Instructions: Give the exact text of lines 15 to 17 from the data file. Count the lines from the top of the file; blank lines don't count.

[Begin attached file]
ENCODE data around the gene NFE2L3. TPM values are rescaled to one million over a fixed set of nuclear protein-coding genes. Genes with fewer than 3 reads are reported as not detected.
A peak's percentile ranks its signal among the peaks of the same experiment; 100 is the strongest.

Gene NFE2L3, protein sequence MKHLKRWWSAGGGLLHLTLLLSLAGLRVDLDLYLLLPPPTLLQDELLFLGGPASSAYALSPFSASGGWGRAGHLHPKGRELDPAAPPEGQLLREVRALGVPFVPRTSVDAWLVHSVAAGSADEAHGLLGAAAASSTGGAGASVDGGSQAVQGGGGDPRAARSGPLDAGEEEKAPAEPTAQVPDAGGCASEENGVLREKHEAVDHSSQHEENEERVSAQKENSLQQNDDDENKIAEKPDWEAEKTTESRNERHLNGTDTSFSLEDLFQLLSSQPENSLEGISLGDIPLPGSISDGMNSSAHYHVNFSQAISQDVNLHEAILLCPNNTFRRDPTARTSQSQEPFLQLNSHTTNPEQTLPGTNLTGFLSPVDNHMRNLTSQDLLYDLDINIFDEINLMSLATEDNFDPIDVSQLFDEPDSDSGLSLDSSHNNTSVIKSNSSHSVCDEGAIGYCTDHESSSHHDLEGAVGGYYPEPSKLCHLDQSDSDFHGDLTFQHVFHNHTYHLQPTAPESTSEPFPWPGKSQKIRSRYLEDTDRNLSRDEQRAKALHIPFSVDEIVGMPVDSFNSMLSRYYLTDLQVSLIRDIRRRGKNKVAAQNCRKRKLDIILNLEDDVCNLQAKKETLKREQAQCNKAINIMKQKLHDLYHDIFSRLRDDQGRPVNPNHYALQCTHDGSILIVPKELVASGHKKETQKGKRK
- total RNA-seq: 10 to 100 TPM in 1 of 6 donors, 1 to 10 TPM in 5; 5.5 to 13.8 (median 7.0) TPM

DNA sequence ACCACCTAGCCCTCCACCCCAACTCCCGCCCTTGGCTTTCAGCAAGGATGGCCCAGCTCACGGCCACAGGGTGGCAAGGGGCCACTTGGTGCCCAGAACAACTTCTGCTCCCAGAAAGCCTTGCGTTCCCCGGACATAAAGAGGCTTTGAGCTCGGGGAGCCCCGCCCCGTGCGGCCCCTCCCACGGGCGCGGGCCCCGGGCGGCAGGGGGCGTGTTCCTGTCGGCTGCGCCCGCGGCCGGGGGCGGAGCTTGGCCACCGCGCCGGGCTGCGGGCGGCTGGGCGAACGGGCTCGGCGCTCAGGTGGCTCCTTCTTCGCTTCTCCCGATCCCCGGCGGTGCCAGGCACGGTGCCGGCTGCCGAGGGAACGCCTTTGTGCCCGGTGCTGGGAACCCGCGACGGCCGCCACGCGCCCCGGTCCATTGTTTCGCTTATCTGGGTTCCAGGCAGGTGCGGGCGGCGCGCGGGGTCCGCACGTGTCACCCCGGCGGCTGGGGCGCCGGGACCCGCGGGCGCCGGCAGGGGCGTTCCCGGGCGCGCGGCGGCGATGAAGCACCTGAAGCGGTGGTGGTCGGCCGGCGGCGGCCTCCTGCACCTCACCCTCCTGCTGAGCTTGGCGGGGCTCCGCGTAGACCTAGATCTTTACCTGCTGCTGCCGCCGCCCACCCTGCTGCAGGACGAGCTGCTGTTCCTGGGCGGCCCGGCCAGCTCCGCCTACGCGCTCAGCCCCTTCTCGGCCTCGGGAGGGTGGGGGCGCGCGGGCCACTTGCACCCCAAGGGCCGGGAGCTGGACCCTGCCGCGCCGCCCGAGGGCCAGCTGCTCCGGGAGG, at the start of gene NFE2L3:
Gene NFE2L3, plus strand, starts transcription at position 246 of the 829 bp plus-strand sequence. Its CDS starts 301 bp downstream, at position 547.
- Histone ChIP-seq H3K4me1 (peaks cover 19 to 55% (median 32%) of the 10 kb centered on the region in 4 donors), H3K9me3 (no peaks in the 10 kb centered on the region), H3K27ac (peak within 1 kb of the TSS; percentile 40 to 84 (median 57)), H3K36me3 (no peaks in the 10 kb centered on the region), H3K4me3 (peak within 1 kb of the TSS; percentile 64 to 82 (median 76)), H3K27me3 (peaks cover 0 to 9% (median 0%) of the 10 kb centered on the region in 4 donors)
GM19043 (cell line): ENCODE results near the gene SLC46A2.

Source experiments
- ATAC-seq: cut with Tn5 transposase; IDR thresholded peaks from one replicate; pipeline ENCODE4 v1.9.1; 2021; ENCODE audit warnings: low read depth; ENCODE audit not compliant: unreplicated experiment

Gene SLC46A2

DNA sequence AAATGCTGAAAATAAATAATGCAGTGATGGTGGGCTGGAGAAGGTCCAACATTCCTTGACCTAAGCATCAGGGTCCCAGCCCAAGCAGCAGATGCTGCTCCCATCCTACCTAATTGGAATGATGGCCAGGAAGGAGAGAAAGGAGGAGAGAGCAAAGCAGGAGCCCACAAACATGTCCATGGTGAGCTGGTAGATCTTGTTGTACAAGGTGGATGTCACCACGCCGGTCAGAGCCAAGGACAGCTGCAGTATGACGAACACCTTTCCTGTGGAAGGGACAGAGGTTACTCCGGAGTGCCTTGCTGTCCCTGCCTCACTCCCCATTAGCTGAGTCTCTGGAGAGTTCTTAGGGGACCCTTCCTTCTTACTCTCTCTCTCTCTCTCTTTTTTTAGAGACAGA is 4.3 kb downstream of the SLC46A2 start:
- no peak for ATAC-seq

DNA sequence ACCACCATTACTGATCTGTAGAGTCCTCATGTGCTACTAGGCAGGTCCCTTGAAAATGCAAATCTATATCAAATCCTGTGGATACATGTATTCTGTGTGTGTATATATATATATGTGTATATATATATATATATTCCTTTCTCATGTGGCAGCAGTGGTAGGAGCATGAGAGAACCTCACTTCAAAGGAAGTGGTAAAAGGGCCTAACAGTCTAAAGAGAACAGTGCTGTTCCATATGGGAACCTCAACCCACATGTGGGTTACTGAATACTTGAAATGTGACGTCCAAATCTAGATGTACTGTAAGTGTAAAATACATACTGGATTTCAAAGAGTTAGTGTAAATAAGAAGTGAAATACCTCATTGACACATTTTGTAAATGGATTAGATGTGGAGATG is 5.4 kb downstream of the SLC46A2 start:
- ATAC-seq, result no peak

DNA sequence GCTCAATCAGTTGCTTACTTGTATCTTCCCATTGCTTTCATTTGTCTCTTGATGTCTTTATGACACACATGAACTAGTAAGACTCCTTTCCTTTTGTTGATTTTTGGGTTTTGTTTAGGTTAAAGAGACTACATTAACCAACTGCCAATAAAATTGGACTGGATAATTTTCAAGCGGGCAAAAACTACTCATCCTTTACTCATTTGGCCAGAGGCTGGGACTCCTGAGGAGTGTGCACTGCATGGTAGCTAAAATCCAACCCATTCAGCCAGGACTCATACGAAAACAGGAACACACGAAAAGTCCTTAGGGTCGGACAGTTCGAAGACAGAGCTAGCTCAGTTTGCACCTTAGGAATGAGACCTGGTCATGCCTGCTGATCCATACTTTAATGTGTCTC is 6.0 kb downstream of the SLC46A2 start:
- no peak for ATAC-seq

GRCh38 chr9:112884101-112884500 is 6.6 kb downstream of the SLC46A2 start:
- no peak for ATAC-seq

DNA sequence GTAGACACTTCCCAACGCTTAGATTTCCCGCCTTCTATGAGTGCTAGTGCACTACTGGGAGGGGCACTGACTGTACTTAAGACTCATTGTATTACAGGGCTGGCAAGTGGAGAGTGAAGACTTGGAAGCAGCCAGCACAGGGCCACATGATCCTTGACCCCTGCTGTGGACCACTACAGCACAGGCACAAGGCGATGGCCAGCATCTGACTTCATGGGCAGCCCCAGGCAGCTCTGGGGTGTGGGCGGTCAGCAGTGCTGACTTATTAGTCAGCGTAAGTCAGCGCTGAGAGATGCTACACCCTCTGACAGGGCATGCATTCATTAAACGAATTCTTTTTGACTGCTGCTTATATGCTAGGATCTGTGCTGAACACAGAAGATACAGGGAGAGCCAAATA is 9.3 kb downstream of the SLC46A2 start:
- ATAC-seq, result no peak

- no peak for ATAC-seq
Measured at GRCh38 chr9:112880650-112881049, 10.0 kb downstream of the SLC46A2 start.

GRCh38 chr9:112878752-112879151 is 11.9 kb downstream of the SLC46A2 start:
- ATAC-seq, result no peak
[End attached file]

- ATAC-seq, result no peak

DNA sequence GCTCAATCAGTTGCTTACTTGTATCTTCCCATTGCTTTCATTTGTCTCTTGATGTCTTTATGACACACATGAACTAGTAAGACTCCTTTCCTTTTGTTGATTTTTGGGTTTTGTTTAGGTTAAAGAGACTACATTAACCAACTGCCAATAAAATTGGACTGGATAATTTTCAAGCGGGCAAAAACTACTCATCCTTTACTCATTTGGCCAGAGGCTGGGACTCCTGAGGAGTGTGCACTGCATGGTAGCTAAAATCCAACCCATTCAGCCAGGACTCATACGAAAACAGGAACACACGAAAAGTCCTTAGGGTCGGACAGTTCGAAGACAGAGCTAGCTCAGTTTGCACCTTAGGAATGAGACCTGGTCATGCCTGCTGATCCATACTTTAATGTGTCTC is 6.0 kb downstream of the SLC46A2 start:
- no peak for ATAC-seq